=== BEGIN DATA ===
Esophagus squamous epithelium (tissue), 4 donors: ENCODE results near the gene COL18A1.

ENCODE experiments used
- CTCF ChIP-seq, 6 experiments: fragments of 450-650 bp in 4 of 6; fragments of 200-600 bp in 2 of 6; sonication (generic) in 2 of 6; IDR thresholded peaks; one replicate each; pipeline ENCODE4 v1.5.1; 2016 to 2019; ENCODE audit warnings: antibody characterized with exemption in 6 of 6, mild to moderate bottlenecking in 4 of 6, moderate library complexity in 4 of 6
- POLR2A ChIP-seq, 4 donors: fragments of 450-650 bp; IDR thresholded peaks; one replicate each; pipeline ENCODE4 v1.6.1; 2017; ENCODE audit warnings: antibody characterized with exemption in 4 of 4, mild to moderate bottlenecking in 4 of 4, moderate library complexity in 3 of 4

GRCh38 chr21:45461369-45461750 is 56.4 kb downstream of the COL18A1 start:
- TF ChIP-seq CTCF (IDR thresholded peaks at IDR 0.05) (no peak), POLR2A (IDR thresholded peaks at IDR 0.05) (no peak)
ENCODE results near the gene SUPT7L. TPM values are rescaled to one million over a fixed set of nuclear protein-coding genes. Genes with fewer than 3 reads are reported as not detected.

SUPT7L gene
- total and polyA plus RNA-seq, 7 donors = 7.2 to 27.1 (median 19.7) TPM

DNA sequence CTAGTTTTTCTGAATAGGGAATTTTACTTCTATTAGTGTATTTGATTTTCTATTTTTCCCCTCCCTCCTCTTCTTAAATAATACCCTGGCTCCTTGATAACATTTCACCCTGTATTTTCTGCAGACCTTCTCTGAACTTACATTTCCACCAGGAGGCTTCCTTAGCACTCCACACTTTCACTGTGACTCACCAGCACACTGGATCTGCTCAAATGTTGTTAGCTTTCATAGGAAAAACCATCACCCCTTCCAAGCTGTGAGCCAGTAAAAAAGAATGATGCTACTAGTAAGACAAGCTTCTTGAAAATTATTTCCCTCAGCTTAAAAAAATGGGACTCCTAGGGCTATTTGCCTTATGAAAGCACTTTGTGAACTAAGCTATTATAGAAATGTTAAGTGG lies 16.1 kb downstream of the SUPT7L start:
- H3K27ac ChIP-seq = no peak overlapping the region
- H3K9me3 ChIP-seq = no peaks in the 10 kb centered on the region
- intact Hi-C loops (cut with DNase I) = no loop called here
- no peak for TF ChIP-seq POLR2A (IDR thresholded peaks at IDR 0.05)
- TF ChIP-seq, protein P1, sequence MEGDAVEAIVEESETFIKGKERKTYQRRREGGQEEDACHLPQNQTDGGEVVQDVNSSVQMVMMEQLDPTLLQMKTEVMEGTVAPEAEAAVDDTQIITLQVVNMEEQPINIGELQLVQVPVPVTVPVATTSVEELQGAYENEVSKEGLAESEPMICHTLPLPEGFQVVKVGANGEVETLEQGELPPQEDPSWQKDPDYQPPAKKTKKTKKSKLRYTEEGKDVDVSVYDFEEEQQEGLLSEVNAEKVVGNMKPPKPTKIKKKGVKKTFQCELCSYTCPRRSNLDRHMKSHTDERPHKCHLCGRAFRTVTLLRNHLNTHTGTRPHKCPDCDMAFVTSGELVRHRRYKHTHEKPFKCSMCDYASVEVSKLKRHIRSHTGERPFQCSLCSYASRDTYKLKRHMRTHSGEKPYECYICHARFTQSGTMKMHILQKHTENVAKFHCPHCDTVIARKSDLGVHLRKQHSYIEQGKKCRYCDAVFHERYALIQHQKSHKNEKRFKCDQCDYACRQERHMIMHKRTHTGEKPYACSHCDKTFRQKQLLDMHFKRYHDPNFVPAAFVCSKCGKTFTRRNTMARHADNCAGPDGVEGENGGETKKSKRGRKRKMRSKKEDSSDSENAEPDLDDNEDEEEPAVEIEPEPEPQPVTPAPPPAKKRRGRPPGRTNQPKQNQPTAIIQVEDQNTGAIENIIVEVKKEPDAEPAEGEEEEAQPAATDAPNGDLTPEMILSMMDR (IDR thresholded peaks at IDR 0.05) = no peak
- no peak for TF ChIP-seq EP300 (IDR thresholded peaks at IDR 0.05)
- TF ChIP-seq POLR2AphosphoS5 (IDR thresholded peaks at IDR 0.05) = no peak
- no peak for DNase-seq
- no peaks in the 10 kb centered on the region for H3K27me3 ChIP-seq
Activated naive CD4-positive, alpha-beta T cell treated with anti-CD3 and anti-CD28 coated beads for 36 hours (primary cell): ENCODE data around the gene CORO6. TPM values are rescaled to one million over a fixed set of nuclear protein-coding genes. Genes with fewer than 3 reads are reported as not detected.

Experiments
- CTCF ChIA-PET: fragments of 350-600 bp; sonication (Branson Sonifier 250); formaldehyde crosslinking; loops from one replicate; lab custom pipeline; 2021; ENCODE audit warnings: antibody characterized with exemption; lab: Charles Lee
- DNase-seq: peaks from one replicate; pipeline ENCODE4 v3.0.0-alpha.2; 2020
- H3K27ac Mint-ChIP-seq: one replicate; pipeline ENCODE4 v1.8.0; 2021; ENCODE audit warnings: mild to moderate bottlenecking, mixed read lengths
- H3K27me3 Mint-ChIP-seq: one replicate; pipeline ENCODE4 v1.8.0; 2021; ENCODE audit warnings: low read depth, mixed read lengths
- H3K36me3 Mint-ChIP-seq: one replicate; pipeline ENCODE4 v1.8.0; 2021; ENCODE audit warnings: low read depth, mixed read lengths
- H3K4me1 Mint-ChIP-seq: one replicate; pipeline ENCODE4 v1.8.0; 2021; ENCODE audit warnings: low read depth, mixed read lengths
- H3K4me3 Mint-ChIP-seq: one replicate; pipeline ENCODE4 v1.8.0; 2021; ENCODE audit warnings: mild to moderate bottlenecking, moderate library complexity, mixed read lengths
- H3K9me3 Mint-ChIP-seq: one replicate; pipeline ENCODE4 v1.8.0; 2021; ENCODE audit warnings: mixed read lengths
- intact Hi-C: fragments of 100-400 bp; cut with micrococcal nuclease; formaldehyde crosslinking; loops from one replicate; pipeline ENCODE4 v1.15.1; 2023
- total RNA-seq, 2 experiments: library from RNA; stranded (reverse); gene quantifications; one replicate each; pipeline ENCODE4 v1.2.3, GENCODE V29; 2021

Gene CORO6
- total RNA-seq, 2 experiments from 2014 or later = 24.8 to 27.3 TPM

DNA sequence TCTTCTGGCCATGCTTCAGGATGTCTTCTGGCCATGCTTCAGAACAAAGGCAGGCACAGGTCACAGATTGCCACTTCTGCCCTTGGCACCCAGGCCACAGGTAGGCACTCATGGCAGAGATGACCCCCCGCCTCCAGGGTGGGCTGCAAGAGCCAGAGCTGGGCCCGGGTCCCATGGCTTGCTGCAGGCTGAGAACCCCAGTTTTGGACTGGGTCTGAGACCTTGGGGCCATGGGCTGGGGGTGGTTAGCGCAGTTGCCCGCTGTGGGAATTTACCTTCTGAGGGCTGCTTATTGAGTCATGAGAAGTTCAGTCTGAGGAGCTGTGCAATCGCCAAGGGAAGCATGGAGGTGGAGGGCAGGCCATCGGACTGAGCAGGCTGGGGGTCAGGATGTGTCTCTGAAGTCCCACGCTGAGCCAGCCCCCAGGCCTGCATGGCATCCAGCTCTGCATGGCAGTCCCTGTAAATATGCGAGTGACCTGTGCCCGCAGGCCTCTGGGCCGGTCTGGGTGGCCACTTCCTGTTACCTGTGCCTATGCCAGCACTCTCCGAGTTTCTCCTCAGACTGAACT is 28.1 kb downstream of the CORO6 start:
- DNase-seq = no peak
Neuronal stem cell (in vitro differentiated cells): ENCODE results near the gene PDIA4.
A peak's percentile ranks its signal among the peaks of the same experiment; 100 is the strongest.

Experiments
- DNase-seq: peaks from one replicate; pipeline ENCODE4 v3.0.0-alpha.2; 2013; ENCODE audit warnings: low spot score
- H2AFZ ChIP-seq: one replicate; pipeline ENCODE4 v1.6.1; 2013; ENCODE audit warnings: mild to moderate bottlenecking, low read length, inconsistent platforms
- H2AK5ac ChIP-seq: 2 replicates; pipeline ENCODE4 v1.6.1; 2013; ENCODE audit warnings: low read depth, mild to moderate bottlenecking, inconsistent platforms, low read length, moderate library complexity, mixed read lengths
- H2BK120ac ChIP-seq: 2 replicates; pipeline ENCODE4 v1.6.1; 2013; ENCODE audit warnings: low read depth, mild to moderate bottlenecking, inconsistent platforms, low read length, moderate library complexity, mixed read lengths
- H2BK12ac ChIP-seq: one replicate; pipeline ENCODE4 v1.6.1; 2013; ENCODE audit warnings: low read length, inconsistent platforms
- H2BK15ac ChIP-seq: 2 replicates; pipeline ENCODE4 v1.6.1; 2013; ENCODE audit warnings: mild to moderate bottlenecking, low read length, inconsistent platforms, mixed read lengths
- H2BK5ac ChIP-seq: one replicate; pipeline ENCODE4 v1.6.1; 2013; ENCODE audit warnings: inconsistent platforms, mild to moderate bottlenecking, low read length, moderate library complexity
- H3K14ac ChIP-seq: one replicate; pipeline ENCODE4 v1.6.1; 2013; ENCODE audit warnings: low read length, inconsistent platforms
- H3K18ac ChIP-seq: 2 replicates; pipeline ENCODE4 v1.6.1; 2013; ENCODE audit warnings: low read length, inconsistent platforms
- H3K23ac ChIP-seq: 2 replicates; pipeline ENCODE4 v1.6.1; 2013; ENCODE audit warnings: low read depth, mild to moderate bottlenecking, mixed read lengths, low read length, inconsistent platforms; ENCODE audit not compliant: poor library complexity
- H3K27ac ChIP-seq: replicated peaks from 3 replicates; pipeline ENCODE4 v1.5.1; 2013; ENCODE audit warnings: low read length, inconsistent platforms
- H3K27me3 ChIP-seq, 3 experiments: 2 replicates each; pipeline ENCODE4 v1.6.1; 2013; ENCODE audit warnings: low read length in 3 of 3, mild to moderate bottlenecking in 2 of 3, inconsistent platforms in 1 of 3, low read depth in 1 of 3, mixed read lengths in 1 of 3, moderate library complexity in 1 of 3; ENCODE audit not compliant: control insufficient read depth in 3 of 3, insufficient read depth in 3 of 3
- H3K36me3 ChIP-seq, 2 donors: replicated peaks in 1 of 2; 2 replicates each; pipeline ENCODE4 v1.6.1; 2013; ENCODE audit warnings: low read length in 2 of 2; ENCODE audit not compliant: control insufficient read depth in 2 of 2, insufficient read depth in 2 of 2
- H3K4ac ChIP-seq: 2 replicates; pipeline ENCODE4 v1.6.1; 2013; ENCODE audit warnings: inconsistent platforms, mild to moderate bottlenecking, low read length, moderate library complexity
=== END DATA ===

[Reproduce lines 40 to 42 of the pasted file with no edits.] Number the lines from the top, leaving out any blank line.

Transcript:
- H2AFZ ChIP-seq: one replicate; pipeline ENCODE4 v1.6.1; 2013; ENCODE audit warnings: mild to moderate bottlenecking, low read length, inconsistent platforms
- H2AK5ac ChIP-seq: 2 replicates; pipeline ENCODE4 v1.6.1; 2013; ENCODE audit warnings: low read depth, mild to moderate bottlenecking, inconsistent platforms, low read length, moderate library complexity, mixed read lengths
- H2BK120ac ChIP-seq: 2 replicates; pipeline ENCODE4 v1.6.1; 2013; ENCODE audit warnings: low read depth, mild to moderate bottlenecking, inconsistent platforms, low read length, moderate library complexity, mixed read lengths